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story.lead_photo.caption Errin Stanger (left), deputy director, and Chris Jones, executive director and lead maker, talk Friday about the 3D printing options for personal protective equipment being made at the Arkansas Inno- vation Hub in Little Rock.
(Arkansas Democrat-Gazette/Staci Vandagriff)

The Arkansas Regional Innovation Hub will help the North Little Rock School District navigate hurdles posed by the covid-19 pandemic during the coming school year by providing education and training, as well extra programming for kids.

It’s among the tools the district will use to deal with the many restrictions related to the pandemic, which members of the North Little Rock School District’s Reopening School Task Force said last month will be a monumental task in the coming school year. School is to begin statewide the week of Aug. 24.

School district spokesman Dustin Barnes said officials have asked the Innovation Hub to provide professional development for teachers on virtual learning and on hosting a parent-student night with blended learning.

The hub also will “serve as a location for resources for parents,” Barnes said.

The task force voted July 7 to approve two academic options for the coming school year. The first is an online virtual academy, and parents are asked to commit to it for the semester.

The second option is on-site learning Monday through Friday that will incorporate blended learning within the classrooms.

About 2,200 students in the 8,000-student school district have signed up for the virtual academy, but interim Superintendent Keith McGee said that number might climb because the district hasn’t gotten responses from a majority of parents.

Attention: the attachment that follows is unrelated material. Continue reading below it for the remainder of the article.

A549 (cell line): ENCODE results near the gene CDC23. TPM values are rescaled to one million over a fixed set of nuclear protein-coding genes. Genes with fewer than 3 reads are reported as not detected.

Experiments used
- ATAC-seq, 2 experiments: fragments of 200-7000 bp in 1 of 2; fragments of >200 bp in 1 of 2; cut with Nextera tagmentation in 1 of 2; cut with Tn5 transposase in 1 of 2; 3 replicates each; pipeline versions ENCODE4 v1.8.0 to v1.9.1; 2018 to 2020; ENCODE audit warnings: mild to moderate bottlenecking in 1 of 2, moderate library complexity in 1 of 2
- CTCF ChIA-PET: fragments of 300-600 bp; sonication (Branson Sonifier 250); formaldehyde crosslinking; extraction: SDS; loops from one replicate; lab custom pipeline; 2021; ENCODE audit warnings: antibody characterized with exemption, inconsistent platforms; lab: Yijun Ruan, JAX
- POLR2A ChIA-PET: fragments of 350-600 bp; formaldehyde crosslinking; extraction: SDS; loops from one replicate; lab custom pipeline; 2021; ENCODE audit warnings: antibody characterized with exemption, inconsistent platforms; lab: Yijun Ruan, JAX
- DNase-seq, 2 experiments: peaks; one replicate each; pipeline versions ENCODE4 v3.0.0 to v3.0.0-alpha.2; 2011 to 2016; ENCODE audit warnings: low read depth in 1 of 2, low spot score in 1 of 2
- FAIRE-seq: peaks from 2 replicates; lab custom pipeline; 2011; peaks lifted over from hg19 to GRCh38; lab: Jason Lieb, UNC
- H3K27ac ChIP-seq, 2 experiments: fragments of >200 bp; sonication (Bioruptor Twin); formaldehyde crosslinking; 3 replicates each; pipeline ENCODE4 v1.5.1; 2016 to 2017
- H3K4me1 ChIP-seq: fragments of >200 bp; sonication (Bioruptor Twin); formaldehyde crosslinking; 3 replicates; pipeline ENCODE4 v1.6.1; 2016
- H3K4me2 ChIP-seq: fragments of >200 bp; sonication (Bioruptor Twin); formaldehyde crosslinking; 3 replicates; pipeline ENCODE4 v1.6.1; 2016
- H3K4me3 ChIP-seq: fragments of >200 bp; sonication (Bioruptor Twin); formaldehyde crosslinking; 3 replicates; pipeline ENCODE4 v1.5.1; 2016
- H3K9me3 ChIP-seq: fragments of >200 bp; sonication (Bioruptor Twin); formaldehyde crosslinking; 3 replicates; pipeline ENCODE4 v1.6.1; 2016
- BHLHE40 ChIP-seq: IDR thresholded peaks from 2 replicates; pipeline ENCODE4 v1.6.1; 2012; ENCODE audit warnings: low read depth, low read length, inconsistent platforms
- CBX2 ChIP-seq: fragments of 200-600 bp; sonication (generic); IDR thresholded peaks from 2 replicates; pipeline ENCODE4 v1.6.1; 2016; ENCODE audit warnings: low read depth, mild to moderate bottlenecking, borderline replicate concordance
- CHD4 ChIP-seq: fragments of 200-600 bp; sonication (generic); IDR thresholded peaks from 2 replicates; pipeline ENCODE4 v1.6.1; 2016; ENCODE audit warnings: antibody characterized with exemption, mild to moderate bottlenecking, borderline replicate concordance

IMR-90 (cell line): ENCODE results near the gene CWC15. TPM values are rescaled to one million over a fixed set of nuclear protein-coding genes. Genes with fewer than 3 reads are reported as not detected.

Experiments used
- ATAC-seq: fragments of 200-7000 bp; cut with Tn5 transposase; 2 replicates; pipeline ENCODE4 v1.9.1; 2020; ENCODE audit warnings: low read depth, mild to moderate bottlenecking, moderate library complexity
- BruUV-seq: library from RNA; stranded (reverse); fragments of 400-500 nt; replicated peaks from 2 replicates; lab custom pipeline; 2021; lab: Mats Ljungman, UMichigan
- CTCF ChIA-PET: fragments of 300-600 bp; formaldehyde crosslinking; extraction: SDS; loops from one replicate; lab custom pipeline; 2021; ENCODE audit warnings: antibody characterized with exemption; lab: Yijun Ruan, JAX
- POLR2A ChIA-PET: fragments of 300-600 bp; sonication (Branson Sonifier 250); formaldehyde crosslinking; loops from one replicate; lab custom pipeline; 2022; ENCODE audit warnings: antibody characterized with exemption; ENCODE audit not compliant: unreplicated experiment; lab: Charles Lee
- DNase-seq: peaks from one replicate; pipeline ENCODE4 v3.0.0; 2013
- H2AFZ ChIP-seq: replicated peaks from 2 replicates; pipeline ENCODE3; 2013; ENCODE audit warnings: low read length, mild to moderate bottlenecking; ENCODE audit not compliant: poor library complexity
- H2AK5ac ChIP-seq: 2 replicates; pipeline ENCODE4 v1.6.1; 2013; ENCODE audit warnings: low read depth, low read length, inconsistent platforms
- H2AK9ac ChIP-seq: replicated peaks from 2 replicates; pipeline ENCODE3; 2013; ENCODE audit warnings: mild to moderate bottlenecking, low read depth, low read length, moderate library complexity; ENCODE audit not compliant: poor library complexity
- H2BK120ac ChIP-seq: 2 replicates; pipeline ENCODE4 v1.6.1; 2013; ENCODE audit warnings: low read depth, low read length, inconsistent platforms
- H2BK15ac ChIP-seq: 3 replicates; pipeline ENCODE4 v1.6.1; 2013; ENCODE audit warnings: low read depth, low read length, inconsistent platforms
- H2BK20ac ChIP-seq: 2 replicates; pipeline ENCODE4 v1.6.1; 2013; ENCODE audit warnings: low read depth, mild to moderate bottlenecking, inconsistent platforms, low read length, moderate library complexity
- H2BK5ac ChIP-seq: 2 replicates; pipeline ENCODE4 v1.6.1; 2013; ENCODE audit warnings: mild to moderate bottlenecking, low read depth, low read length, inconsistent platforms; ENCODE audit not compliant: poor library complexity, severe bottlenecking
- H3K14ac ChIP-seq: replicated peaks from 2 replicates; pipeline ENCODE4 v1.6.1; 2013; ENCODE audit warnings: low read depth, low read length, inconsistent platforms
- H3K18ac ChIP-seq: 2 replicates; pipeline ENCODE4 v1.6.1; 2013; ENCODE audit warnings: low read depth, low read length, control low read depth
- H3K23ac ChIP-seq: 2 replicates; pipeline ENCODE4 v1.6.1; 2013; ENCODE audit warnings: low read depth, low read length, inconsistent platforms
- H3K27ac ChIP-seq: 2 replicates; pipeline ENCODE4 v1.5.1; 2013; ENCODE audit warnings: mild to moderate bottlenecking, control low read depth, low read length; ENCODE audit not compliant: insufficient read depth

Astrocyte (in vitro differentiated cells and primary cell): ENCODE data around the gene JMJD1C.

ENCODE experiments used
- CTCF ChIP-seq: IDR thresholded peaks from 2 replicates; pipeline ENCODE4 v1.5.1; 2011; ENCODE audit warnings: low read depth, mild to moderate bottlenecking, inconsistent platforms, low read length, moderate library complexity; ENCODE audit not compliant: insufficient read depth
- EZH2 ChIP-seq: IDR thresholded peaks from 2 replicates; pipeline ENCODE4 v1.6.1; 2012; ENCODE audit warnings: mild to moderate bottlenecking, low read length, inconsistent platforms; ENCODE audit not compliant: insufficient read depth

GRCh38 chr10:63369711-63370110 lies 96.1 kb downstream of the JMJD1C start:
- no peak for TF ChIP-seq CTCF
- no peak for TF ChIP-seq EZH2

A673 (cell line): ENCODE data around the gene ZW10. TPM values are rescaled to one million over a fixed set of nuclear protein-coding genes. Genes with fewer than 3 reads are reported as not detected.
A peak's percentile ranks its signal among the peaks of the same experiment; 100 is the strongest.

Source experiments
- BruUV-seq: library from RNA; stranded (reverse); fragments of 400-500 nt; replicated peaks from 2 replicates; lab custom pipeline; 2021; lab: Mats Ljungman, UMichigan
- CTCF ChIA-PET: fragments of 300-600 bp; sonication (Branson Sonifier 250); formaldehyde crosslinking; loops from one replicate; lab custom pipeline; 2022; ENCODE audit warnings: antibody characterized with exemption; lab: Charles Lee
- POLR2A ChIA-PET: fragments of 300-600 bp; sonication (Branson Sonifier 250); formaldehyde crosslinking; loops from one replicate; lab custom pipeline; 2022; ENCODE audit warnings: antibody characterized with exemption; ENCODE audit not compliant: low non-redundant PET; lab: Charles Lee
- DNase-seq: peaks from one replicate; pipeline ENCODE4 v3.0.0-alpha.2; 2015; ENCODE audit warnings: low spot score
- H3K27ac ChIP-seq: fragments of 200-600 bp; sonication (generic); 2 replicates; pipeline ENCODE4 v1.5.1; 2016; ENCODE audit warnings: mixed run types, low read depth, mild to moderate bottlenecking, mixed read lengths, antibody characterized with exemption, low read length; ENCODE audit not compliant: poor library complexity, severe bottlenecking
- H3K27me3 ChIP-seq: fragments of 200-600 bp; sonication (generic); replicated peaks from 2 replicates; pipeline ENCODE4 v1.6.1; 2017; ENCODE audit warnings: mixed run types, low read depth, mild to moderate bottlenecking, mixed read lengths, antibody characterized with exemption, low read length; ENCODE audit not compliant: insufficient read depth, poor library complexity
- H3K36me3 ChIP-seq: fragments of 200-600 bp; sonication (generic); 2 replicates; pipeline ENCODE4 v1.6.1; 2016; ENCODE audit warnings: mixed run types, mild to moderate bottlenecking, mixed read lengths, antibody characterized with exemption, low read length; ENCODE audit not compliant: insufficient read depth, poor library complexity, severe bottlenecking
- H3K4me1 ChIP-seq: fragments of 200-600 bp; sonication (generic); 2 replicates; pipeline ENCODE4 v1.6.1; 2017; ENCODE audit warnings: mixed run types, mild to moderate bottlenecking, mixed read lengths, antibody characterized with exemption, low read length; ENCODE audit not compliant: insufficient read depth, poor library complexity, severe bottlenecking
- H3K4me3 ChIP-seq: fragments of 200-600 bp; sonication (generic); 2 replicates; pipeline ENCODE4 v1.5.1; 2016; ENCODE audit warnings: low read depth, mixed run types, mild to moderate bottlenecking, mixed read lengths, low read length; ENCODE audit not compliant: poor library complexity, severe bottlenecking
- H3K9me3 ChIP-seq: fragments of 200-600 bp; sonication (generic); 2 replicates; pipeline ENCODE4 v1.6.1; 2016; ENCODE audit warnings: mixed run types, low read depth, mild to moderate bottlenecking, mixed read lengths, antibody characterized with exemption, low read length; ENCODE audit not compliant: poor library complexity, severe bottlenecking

Barnes said the school district is hoping the partnership with the Innovation Hub will ensure student success this year.

Chris Jones, executive director at the Innovation Hub, said his organization is helping the school district educate teachers and parents on digital literacy, digital tools and manufacturing personal protective equipment.

Gov. Asa Hutchinson announced last month that Arkansas will spend $10 million in federal aid to buy Wi-Fi access devices for families with school-age children.

“It’s great that [Hutchinson] is providing these hot spots, but even with the devices there needs to be a basic understanding of how to use it,” Jones said.

“Even with content and the devices, there is a digital literacy problem, and I say that from my own personal experience. I have five degrees with most of them in the technical field, but when my kids were trying to access some of the tools, I was scratching my head.

“If I am scratching my head, then I know there are tons of people across the state scratching their heads as well.”

Jones said the Innovation Hub is creating a digital portal for parents that will teach them the basic skills, such as how to connect to Wi-Fi and how to navigate the internet.

“The ultimate goal is to help parents help their kids,” he said.

The Innovation Hub also is creating more advanced programs to allow educators to take their digital teaching to the next level.

Jones said the agency has been working with organizations such as the Central Arkansas Library System, the Museum of Discovery and the Little Rock Zoo to create virtual field trips, after-school programs and 3D graphic printing, among other programs.

“We will teach people how to easily access that content as well,” Jones said.

These tools and programs were partly created throughout the summer when the Innovation Hub had to live up to its name.

“We always had some level of virtual engagement, but not a high level,” Jones said. “When covid hit, we had to innovate and put our classrooms out virtually. Covid forced us to innovate and create new ways of access.”

Jones said his group was in frequent contact with school districts across the state during the summer to learn about their needs. He said they ranged from personal protective equipment and face guards to summer programs, but as fall approached the need for enhanced digital content grew.

“We started thinking about things differently,” he said. “For example, how about some of these schools have a virtual lab instead of a study hall?”

Jones said he hopes to learn from what the Innovation Hub has done over the past few months.

“The idea of all this is that Arkansans are directly supporting other Arkansans,” he said. “Whether that is PPE, virtual content, enhanced content, we are there not only for North Little Rock, but for the entire state.”

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